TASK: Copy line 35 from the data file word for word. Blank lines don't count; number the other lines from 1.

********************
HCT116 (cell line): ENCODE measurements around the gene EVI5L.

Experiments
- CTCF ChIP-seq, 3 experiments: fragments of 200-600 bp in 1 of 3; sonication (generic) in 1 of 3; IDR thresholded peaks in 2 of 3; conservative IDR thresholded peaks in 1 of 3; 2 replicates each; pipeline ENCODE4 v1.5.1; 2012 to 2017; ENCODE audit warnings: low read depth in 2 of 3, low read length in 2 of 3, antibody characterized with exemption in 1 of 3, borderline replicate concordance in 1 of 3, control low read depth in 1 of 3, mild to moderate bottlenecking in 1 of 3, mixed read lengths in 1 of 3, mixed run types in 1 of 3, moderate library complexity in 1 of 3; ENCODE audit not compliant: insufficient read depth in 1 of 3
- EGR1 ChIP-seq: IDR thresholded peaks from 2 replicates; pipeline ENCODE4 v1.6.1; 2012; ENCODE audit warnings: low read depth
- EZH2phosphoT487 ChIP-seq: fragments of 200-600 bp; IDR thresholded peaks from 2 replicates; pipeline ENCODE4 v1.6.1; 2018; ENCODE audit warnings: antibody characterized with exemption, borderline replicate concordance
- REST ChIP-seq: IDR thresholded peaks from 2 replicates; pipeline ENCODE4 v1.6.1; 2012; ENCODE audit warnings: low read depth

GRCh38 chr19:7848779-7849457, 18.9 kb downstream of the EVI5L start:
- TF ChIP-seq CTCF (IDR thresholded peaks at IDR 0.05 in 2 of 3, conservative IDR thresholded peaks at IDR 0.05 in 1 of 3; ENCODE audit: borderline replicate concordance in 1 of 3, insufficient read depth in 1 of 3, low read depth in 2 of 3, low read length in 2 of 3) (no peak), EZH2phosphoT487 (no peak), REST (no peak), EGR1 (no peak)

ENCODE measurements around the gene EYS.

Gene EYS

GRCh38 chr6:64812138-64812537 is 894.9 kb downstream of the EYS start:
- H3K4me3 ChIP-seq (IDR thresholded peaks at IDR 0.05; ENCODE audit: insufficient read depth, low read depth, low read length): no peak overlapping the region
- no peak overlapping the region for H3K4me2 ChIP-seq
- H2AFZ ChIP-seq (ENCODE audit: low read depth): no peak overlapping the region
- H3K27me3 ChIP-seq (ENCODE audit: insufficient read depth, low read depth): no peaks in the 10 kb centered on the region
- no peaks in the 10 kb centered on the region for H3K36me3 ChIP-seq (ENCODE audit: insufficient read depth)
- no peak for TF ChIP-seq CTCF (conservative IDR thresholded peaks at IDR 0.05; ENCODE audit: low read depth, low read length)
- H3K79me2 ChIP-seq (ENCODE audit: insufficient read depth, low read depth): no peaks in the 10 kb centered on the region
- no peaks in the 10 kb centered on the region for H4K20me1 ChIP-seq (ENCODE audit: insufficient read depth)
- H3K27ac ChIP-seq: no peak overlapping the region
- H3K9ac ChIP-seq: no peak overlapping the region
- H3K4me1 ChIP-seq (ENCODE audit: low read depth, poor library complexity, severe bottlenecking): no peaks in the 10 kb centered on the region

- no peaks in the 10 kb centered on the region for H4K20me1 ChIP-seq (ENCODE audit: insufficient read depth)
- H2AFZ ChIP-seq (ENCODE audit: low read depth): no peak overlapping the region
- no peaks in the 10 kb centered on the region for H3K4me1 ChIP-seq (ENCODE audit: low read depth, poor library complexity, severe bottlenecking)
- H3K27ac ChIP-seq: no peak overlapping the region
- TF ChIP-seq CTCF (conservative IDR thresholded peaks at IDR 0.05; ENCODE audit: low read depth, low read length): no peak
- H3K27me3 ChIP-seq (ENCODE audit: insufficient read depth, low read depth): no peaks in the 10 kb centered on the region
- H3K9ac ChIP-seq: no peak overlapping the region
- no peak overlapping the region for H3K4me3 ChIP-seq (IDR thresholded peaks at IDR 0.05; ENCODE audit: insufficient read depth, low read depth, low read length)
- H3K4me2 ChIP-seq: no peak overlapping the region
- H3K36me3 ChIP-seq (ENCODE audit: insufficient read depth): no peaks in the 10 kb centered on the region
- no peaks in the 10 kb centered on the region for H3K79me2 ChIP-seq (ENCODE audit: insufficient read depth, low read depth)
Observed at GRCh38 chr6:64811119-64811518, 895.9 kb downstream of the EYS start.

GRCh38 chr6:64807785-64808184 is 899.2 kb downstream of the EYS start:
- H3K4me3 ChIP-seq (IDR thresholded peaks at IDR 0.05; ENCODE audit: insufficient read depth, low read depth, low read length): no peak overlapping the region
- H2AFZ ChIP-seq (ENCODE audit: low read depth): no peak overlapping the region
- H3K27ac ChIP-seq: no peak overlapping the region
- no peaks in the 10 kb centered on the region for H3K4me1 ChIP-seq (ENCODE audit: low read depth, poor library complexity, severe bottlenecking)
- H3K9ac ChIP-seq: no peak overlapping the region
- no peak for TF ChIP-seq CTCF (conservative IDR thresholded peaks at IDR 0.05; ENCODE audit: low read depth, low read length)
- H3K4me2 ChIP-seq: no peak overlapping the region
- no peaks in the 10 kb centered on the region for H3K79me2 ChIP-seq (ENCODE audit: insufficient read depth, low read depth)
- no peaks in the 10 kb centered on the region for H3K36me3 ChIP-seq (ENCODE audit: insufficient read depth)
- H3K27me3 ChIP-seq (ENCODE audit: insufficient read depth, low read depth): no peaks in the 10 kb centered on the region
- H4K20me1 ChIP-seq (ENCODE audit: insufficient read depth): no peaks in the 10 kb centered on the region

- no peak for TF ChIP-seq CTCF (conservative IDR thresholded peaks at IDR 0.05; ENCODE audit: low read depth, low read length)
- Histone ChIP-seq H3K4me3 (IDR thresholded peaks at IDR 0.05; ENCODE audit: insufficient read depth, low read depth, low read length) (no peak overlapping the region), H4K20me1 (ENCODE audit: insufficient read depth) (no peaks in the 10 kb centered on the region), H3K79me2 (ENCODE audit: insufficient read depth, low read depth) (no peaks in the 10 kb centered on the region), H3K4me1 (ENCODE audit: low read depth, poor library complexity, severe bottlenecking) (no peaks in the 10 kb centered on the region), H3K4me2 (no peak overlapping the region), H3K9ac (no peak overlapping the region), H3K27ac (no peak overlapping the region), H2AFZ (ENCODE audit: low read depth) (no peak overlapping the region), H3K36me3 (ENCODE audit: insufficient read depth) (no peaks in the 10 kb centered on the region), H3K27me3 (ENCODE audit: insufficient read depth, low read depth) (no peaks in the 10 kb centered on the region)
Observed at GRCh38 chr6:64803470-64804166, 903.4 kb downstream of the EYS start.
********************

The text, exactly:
GRCh38 chr6:64807785-64808184 is 899.2 kb downstream of the EYS start: